Can Drinking Vinegar Harm Your Unborn Child?

By Rosenya Faith
Pregnant woman drinking a glass of tea.

Since the stick turned blue, you’ve questioned the benefits of the food in every jar, can, box and package in your cupboards. It can be a bit scary wading through a sea of food additives and preservatives to determine which foods will give your unborn baby the healthiest start. When it comes to vinegar, you and your unborn baby are safe. Sometimes, vinegar may even impart health benefits that support a healthy pregnancy.

Benefits of Vinegar

Vinegar also carries the potential of several nutritive benefits. Raw, unfiltered apple cider vinegar acts as a prebiotic, a substance that supports healthy bacterial growth in the digestive tract, according to the University of North Dakota. When used in moderation, vinegar can also help to prevent iron deficiency anemia without any negative side effects, explains Sanford Medical Center's article "Nutrition Support of Iron Deficiency." It has also been purported to help ease morning sickness and heartburn, although no conclusive evidence exists to support these pregnancy claims. Before using vinegar for any of these purposes, however, consult your obstetrician.

Vinegar Cravings

Vinegar can enhance the flavor of a salad, add a little tart flavor to drinking water and turn a drab dinner into a savory culinary delight. If you’re using vinegar to dress up your food, you can reap the gastronomical and health benefits it can provide. However, if you find yourself craving vinegar or other non-nutritive substances such as starch, sand, chalk or clay, it could be a sign of an eating disorder called pica. There is a possible correlation between pica and iron deficiency, according to the "Journal of Medical Case Reports." Speak with your health care practitioner right away if you find yourself with non-nutritive cravings because these substances can interfere with normal nutrient absorption, creating a potential health risk to you and your unborn baby.

Diet Plans

While predominantly considered a fad in dieting tactics, apple cider vinegar has become a popular method to try to encourage weight loss by slowing the rate of carbohydrate absorption. However, whether you’re calorie-counting or drinking apple cider vinegar, dieting during pregnancy is often not recommended. Before using any type of vinegar as a diet aid, talk to your health care practitioner who will be able to provide nutrition recommendations during your pregnancy.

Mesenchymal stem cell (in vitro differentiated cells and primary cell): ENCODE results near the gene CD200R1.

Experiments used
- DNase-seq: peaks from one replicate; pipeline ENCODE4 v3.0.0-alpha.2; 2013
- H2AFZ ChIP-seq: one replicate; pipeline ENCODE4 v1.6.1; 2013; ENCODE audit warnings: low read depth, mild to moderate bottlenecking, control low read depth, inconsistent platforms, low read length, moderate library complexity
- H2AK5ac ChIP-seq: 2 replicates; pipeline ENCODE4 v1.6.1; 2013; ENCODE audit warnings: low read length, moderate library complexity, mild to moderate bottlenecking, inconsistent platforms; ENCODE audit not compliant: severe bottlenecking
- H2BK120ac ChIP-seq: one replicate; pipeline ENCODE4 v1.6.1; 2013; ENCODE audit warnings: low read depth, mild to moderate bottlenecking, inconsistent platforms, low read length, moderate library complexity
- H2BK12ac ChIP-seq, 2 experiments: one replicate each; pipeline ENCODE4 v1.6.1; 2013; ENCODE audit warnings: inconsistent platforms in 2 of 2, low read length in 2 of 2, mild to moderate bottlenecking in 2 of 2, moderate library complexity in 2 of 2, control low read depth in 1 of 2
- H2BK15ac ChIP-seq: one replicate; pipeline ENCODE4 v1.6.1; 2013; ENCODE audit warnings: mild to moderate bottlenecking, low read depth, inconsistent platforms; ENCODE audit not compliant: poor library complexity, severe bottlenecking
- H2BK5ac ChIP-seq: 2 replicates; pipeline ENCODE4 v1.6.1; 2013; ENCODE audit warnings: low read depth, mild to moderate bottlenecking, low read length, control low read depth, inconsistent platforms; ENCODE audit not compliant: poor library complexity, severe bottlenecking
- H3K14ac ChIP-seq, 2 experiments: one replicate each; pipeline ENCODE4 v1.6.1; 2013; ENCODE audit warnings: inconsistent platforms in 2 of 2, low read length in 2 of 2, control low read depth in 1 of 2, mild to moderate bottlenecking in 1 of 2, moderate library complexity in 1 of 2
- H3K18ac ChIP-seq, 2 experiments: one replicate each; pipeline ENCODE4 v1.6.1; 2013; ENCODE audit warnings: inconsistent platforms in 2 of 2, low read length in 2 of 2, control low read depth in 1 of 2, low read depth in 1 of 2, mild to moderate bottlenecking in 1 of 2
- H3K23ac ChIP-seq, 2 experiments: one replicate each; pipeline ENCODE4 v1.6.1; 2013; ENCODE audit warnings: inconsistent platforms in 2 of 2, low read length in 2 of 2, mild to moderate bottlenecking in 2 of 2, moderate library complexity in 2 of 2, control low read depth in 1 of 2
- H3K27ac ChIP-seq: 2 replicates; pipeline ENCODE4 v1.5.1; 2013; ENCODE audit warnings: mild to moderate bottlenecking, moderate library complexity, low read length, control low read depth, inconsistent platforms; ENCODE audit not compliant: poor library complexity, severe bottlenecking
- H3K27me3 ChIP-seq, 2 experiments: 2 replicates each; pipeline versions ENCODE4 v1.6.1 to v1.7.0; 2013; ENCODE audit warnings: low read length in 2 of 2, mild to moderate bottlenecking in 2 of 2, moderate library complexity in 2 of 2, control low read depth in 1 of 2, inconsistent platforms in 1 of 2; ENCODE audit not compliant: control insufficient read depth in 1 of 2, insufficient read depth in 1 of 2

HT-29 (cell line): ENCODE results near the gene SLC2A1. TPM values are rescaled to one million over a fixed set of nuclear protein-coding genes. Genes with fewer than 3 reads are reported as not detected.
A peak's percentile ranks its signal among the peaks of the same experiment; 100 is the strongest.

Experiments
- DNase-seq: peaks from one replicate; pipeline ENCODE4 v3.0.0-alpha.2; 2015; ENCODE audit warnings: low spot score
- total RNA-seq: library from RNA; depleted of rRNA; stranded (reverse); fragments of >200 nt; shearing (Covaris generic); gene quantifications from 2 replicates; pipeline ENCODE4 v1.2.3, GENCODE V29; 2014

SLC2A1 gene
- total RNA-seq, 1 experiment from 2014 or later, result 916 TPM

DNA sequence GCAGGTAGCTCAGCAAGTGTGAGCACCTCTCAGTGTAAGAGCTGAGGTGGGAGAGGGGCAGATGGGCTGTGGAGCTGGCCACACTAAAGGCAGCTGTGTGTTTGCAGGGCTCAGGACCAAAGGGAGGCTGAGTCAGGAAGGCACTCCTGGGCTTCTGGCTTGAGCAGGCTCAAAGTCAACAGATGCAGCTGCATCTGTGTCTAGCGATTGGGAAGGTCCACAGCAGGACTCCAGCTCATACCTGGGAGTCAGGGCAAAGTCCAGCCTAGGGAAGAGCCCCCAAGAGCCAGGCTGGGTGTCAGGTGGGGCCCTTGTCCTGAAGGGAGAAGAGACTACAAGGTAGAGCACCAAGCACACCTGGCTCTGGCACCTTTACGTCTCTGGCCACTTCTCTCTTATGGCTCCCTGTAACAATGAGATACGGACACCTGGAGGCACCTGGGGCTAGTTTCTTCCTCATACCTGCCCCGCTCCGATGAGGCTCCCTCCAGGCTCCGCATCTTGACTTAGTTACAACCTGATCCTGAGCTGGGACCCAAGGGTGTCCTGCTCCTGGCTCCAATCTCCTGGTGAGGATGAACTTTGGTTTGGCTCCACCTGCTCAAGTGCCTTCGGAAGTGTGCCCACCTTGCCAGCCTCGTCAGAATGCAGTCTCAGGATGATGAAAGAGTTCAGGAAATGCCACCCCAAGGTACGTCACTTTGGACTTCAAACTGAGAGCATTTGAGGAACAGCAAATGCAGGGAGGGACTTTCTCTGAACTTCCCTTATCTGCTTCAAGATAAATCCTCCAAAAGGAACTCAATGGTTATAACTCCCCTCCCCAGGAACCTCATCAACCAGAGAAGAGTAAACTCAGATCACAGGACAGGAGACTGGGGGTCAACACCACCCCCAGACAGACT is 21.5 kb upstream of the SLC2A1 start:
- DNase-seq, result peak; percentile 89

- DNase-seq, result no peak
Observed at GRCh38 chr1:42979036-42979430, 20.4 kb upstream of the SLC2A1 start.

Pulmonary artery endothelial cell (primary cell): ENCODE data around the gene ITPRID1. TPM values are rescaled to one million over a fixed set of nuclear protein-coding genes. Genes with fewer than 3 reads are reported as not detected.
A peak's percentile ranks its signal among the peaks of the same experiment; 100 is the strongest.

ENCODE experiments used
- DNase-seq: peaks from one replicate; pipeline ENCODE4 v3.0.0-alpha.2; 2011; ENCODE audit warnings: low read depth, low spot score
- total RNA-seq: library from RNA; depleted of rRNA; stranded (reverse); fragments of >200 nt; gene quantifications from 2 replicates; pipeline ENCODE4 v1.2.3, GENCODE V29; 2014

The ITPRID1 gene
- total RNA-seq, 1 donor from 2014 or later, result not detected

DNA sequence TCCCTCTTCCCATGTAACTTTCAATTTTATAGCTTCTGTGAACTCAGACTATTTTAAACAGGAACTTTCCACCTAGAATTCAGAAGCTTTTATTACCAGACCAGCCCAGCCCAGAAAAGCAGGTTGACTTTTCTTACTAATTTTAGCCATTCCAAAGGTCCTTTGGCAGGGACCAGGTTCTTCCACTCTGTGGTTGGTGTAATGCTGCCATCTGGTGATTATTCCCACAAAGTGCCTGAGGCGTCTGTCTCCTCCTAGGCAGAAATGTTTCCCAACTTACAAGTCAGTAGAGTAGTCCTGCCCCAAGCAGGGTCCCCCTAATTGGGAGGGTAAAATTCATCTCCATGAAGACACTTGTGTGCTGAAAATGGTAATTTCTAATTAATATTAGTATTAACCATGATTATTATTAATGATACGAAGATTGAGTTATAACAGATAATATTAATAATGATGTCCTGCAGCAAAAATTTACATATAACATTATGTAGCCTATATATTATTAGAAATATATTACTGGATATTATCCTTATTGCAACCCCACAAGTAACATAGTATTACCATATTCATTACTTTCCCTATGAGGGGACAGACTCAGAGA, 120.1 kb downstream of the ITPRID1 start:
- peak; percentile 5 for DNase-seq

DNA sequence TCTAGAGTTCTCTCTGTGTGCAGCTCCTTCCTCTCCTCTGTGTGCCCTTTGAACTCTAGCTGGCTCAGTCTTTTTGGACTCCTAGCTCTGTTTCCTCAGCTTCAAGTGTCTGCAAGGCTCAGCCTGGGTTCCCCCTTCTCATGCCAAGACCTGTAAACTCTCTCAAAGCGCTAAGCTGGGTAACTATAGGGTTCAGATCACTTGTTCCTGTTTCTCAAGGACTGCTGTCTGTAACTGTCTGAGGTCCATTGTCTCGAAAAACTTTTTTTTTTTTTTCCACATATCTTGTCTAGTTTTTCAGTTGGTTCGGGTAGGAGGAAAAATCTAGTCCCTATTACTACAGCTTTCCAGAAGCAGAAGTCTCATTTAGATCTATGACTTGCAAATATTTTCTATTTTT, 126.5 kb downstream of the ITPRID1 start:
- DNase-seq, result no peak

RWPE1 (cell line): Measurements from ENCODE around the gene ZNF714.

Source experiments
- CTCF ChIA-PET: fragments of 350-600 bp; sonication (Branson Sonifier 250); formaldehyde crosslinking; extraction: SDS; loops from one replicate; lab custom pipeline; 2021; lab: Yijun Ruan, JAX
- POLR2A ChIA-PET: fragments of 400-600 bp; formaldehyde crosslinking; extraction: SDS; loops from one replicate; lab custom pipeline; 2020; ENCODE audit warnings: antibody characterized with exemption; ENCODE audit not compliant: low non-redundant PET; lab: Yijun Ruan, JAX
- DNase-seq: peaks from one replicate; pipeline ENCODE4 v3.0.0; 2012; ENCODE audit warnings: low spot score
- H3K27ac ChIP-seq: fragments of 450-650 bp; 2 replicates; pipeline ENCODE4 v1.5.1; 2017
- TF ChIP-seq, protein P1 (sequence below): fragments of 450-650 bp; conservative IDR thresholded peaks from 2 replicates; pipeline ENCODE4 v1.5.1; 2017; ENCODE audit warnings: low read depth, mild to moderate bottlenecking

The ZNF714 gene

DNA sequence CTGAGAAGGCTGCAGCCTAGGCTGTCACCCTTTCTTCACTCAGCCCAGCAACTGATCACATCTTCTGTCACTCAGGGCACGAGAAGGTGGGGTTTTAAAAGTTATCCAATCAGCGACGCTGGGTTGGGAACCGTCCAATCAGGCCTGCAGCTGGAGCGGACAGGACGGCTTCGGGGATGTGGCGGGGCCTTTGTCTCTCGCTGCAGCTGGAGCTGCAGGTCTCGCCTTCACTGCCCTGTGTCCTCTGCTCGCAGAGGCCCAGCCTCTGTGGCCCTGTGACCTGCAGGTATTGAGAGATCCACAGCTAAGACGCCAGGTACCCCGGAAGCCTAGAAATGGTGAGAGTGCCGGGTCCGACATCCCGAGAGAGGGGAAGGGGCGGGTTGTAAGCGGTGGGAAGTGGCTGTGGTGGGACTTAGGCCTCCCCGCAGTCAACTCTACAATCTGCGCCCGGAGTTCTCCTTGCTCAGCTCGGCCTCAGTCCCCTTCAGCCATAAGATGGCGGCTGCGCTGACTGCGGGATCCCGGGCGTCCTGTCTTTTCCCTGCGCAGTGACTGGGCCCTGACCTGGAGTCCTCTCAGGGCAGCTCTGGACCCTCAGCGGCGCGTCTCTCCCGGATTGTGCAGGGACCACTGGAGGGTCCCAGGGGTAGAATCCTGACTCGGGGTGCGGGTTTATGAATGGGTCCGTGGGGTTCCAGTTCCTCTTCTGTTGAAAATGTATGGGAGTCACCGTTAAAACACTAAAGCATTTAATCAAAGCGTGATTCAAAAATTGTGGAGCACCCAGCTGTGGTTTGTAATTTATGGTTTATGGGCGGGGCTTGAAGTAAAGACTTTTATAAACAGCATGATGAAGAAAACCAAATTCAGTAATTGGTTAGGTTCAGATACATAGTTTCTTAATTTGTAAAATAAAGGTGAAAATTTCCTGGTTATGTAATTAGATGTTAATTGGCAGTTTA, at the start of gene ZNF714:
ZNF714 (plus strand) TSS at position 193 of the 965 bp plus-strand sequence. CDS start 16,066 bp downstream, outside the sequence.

Extra Bonus

Eating certain foods can create potential irritation problems for the mother-to-be. Hormonal fluctuations during pregnancy contribute to acid reflux by slowing digestion and causing the flap of the esophagus to become too relaxed. Apple cider vinegar may help soothe the heartburn that results, says the Health Foundations Birth Center. When mixed with a bit of water, drinking this kind of vinegar is perfectly safe for baby and can have an alkalizing effect that helps soothe that burning feeling in your throat and chest. Call your obstetrician if heartburn becomes severe or prolonged.

About the Author

Rosenya Faith has been working with children since the age of 16 as a swimming instructor and dance instructor. For more than 14 years she has worked as a recreation and skill development leader, an early childhood educator and a teaching assistant, working in elementary schools and with special needs children between 4 and 11 years of age.